Before signing his life-changing deal, Lute had come to terms with West 1996, Pt. 2 serving as his final project. The decision was inspired by the birth of his daughter and the understanding that the role of a providing father was more important than the pursuit of rap dreams. The uncertainty that follows a career in music isn’t the safest foundation to raise a child upon. After all, she couldn’t eat dreams, or passion, or clout—she needed food and he needed money.
For five years, Lute worked and recorded, carefully crafting the long-awaited follow-up to his 2012 mixtape West 1996. Sure, he was buzzing locally, building up a following for being a new and notable Southern lyricist, but a big break was never guaranteed.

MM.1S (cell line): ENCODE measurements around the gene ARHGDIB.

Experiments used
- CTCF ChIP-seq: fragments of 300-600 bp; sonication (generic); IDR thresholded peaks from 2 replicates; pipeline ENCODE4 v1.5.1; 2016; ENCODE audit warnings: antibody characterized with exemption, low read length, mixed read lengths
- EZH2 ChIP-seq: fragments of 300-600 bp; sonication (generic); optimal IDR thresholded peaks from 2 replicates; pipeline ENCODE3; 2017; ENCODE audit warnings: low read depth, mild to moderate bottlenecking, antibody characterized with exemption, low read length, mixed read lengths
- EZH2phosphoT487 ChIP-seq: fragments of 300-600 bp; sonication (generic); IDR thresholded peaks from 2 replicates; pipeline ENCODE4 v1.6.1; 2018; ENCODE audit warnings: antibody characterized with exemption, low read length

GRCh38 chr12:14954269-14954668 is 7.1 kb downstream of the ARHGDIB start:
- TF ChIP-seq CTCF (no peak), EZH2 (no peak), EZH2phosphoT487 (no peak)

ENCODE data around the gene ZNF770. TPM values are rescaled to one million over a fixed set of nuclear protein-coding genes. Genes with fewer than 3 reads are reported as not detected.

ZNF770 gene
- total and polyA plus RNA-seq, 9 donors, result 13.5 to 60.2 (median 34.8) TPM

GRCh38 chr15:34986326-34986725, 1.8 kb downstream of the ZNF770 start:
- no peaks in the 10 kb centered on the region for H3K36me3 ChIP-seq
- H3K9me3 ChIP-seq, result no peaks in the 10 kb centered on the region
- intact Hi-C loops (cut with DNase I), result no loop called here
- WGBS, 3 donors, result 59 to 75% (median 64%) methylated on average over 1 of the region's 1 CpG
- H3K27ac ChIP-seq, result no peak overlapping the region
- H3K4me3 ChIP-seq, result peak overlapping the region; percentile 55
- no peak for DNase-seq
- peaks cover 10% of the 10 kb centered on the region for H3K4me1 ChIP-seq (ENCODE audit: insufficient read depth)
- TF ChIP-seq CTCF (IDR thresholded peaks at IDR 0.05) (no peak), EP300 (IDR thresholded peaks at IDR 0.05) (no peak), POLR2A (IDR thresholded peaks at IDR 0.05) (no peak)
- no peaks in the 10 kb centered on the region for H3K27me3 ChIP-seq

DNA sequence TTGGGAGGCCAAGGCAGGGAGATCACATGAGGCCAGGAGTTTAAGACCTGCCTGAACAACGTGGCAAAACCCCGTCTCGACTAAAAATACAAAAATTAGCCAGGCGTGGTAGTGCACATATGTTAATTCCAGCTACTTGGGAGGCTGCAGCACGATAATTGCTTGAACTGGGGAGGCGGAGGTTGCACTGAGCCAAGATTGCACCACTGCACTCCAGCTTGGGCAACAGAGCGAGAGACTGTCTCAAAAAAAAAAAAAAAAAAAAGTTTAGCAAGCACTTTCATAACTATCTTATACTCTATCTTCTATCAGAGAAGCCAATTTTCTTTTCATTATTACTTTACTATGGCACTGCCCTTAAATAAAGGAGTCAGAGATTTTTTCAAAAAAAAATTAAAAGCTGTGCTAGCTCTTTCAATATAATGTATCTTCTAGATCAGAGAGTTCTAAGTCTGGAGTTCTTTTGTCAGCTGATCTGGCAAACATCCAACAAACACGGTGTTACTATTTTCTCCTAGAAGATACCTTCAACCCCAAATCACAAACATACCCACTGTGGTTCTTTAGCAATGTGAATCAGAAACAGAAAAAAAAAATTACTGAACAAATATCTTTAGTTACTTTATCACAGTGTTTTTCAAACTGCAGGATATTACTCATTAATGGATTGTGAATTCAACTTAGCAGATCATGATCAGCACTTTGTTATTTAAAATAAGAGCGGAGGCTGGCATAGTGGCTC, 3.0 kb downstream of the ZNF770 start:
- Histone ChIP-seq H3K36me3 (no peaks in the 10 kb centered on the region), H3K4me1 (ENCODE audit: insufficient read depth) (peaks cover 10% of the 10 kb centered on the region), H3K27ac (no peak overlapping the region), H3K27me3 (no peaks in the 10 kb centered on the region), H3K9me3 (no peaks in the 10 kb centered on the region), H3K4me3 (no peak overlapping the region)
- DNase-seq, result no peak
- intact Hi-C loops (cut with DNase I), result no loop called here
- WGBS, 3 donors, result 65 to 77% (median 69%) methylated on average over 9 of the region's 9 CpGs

You can hear it in Lute's music, how each song encapsulates what life was like in that moment―living, writing, and working in Charlotte with no expectations for a successful rap career. There’s no rap glitter or industry glamor, no big features—J. Cole’s only vocal contribution is some backing vocals on “Still Slummin'.” Lute is strictly a Southern man living his Southern life and all that spills through when you're waiting for a spaceship that may not ever arrive.
Lute’s spaceship did come, though. The day before the original release date for West 1996, Pt. 2, he received a phone call from J. Cole with a request: don't release the project. Soon thereafter, Lute signed a contract with Dreamville. Instead of making wholesale changes to the music in an attempt to offer listeners something more fitting of how his life has changed, West 1996, Pt. 2 underwent a minor cosmetic procedure—a small tweak here, a small tweak there—allowing the spirit of a dreamer who had yet fulfilled his dream to remain.